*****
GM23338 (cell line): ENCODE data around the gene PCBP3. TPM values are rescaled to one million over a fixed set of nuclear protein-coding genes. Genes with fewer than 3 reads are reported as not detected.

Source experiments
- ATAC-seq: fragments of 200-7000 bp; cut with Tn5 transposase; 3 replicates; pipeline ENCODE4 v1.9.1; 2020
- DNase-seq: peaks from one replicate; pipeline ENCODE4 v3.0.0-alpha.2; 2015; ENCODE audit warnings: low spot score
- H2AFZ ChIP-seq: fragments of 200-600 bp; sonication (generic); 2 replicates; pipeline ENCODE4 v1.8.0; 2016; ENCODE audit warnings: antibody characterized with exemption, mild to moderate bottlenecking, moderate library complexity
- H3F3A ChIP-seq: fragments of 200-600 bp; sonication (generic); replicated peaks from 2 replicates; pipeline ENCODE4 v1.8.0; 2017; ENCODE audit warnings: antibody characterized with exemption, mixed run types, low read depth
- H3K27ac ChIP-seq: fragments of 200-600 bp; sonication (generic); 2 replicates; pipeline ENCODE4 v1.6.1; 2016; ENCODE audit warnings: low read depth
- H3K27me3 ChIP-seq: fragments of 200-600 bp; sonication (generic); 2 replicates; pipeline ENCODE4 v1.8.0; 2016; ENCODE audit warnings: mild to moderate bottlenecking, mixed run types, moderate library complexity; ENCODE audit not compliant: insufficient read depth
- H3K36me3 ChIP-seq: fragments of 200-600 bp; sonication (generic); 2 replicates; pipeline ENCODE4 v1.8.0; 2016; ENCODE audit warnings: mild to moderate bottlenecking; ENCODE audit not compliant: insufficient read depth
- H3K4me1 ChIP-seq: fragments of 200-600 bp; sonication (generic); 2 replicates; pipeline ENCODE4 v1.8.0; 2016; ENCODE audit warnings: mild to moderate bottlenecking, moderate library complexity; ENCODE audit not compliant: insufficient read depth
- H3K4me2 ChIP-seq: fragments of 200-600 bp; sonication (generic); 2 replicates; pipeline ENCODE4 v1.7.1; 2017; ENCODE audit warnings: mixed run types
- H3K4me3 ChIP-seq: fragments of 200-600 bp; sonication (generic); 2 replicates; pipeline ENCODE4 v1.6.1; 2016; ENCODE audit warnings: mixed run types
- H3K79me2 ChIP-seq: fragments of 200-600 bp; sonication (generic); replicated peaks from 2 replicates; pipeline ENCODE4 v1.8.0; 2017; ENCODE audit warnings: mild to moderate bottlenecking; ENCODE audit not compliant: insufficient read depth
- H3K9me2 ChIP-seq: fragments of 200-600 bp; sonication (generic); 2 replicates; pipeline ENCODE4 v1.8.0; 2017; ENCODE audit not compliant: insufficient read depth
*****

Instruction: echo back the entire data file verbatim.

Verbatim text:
GM23338 (cell line): ENCODE data around the gene PCBP3. TPM values are rescaled to one million over a fixed set of nuclear protein-coding genes. Genes with fewer than 3 reads are reported as not detected.

Source experiments
- ATAC-seq: fragments of 200-7000 bp; cut with Tn5 transposase; 3 replicates; pipeline ENCODE4 v1.9.1; 2020
- DNase-seq: peaks from one replicate; pipeline ENCODE4 v3.0.0-alpha.2; 2015; ENCODE audit warnings: low spot score
- H2AFZ ChIP-seq: fragments of 200-600 bp; sonication (generic); 2 replicates; pipeline ENCODE4 v1.8.0; 2016; ENCODE audit warnings: antibody characterized with exemption, mild to moderate bottlenecking, moderate library complexity
- H3F3A ChIP-seq: fragments of 200-600 bp; sonication (generic); replicated peaks from 2 replicates; pipeline ENCODE4 v1.8.0; 2017; ENCODE audit warnings: antibody characterized with exemption, mixed run types, low read depth
- H3K27ac ChIP-seq: fragments of 200-600 bp; sonication (generic); 2 replicates; pipeline ENCODE4 v1.6.1; 2016; ENCODE audit warnings: low read depth
- H3K27me3 ChIP-seq: fragments of 200-600 bp; sonication (generic); 2 replicates; pipeline ENCODE4 v1.8.0; 2016; ENCODE audit warnings: mild to moderate bottlenecking, mixed run types, moderate library complexity; ENCODE audit not compliant: insufficient read depth
- H3K36me3 ChIP-seq: fragments of 200-600 bp; sonication (generic); 2 replicates; pipeline ENCODE4 v1.8.0; 2016; ENCODE audit warnings: mild to moderate bottlenecking; ENCODE audit not compliant: insufficient read depth
- H3K4me1 ChIP-seq: fragments of 200-600 bp; sonication (generic); 2 replicates; pipeline ENCODE4 v1.8.0; 2016; ENCODE audit warnings: mild to moderate bottlenecking, moderate library complexity; ENCODE audit not compliant: insufficient read depth
- H3K4me2 ChIP-seq: fragments of 200-600 bp; sonication (generic); 2 replicates; pipeline ENCODE4 v1.7.1; 2017; ENCODE audit warnings: mixed run types
- H3K4me3 ChIP-seq: fragments of 200-600 bp; sonication (generic); 2 replicates; pipeline ENCODE4 v1.6.1; 2016; ENCODE audit warnings: mixed run types
- H3K79me2 ChIP-seq: fragments of 200-600 bp; sonication (generic); replicated peaks from 2 replicates; pipeline ENCODE4 v1.8.0; 2017; ENCODE audit warnings: mild to moderate bottlenecking; ENCODE audit not compliant: insufficient read depth
- H3K9me2 ChIP-seq: fragments of 200-600 bp; sonication (generic); 2 replicates; pipeline ENCODE4 v1.8.0; 2017; ENCODE audit not compliant: insufficient read depth